The data file (Table 1) comprises two columns of rainfall data; Gauge and Radar. Gauge consists of rainfall values in millimeters given by the recording rain gauge level following the precipitation event. Radar consists of estimated rainfall values in millimeters given by the Dual-Pol radar estimates prior to the precipitation event. Concatenating these two columns results in 12,734 ordered pairs.
This data collection and publication effort does not include measurement site location or collection time. However, the data originate from referenced publications and therein contain such information.
The limitations in this study include the data of both the physical gauges and the Dual-Pol radar predictions. Although we assumed that the gauge data measurement to be the ground truth, factors like wind speed at ground level and the associated turbulence in the vicinity of gauge height can affect the accuracy of the measured readings. The radar beam is targeted towards the upper region of the precipitation cloud, and hence with distance from the radar, the error in Dual-Pol radar precipitation prediction increases. Given the vast region that the radar covers, choosing the appropriate gauge station can be a challenging task, and in regions where the gages are located densely. The limited number of volume scan sweeps and the attenuation might not be sufficient for intense moving storms. The quantitative precipitation estimation (QPE) algorithms in Dual-Pol radar have been maturing to include reliable estimation of attenuation, differential phase, and reflectivity. In this effort, we did not attempt to evaluate the QPE algorithm that the authors have used in their studies. While the number of studies that compared the Doppler radar predicted data with gauge data are many, the related studies for Dual-Pol radar are now gaining momentum and a limitation in this study can be the size of the data set that was used.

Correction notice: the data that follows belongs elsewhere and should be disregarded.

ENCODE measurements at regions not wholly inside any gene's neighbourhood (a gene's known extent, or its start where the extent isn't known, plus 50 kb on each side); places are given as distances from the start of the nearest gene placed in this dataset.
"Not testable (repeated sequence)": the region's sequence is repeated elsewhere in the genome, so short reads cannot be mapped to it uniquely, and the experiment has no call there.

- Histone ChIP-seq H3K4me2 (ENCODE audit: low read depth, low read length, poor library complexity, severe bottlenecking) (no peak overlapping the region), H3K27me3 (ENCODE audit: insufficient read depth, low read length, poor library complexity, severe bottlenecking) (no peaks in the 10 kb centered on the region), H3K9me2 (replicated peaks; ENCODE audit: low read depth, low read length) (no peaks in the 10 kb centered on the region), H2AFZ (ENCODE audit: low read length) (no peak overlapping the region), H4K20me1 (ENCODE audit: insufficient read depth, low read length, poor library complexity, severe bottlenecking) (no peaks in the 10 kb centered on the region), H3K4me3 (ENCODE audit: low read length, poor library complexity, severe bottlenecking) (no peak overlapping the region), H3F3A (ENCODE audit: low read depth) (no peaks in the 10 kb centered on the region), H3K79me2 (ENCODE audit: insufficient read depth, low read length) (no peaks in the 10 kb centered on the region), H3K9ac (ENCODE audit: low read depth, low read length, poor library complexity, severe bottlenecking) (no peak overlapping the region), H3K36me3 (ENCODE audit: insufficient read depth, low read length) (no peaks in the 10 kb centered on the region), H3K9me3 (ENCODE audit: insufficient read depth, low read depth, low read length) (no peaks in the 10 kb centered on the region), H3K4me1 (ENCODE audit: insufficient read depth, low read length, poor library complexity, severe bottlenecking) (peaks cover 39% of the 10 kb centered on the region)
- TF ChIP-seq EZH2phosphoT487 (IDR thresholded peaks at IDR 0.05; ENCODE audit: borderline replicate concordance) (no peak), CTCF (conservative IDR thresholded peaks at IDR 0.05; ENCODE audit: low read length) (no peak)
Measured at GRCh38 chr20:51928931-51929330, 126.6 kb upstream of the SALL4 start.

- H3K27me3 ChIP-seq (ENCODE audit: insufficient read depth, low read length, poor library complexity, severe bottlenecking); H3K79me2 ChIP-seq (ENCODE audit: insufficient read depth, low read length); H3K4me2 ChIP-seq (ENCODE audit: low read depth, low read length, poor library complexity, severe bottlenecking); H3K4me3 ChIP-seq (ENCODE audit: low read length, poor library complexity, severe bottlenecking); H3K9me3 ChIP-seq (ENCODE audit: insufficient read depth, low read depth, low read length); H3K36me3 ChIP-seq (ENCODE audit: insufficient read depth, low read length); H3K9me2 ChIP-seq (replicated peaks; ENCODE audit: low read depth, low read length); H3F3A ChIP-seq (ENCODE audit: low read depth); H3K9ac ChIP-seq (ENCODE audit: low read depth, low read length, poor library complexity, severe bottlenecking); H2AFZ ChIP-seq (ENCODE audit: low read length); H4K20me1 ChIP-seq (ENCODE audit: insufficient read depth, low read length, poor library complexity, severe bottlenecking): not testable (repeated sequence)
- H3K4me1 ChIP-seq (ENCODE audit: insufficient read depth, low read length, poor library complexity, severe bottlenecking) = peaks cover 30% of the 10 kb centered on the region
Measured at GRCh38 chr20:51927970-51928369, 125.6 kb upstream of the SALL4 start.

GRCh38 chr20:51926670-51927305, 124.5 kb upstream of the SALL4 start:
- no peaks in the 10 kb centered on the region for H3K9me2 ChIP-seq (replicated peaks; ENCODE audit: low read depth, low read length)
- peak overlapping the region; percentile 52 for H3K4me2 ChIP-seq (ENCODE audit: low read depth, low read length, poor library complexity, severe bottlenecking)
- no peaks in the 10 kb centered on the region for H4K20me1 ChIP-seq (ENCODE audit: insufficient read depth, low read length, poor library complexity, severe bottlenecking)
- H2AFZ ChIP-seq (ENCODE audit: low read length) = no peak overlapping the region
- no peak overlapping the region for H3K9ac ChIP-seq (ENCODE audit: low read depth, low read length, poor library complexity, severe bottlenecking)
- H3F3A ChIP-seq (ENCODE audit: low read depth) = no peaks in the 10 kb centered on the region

Dual-Polarization radar, referred to as Dual-Polarimetric radar as well
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This research is funded by a research fund supporting Faculty in the Mathematics Department at the United States Military Academy.
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Walsh, T.H., Lansford, J.W., Hromadka, T.V. et al. Dual-Polarization radar rainfall prediction and rain gauge data. BMC Res Notes 14, 319 (2021). https://doi.org/10.1186/s13104-021-05693-7